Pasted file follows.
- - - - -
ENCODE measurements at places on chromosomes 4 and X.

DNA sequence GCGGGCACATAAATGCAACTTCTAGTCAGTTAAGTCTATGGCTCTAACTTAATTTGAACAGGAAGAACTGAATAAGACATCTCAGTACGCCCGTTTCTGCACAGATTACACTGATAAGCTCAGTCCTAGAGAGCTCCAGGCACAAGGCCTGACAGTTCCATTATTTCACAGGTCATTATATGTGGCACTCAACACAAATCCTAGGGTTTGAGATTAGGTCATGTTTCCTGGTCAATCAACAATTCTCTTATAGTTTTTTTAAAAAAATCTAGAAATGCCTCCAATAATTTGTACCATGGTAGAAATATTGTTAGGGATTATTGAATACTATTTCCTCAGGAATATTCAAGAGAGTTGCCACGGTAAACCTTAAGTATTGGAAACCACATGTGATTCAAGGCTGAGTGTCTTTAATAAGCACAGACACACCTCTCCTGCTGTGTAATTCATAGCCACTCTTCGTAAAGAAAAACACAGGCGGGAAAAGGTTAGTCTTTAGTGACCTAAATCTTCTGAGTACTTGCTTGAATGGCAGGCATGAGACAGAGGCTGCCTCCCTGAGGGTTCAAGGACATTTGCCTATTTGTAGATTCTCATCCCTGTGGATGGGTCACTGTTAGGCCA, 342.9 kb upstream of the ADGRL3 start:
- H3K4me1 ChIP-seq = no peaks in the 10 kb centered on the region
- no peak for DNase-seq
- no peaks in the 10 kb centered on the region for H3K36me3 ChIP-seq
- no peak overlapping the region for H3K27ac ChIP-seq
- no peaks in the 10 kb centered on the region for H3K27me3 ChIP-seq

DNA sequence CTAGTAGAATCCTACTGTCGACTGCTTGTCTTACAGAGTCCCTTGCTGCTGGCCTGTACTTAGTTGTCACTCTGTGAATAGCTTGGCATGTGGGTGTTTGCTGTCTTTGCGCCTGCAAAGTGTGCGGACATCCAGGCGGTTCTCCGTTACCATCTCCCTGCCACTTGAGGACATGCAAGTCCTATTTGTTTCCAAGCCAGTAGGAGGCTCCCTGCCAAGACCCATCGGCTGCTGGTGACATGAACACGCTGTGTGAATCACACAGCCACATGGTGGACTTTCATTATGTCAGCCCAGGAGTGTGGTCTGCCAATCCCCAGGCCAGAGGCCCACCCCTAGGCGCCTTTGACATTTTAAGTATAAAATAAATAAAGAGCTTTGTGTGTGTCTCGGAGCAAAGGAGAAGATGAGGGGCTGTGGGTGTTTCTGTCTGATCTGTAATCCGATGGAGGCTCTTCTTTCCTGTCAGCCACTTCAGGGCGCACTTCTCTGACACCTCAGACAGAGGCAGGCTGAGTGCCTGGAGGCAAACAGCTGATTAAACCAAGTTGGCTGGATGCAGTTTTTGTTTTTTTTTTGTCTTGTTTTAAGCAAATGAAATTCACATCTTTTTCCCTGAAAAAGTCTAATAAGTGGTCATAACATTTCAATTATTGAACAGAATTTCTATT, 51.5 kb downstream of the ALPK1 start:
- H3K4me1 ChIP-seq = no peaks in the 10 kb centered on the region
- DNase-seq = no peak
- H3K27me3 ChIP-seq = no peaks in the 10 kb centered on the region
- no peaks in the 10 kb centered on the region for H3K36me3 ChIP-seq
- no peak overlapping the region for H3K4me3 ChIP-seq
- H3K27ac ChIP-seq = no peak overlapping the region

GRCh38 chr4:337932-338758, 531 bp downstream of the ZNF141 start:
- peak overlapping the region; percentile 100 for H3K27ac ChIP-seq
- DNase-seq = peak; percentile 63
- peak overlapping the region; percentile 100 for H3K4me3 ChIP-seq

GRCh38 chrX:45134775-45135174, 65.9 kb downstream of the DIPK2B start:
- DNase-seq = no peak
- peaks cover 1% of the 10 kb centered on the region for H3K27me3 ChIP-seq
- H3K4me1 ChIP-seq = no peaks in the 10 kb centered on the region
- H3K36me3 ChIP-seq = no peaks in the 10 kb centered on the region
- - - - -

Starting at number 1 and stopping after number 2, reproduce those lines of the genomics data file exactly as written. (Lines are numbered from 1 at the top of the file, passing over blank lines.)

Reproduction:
ENCODE measurements at places on chromosomes 4 and X.

DNA sequence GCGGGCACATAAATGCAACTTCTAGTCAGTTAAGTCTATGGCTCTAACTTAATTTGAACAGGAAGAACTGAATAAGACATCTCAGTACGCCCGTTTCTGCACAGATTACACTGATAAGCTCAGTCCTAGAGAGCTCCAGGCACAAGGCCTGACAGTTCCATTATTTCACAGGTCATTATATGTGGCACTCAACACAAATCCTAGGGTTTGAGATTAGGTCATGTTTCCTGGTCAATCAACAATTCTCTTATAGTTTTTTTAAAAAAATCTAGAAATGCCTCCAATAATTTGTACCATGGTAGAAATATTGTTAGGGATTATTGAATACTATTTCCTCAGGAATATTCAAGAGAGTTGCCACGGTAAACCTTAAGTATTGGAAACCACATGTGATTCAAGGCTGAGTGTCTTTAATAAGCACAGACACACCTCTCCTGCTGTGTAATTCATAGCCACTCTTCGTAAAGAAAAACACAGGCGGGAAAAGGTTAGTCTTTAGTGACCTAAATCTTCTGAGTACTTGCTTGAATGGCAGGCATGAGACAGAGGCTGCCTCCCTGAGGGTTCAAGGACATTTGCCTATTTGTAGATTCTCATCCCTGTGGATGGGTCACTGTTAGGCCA, 342.9 kb upstream of the ADGRL3 start: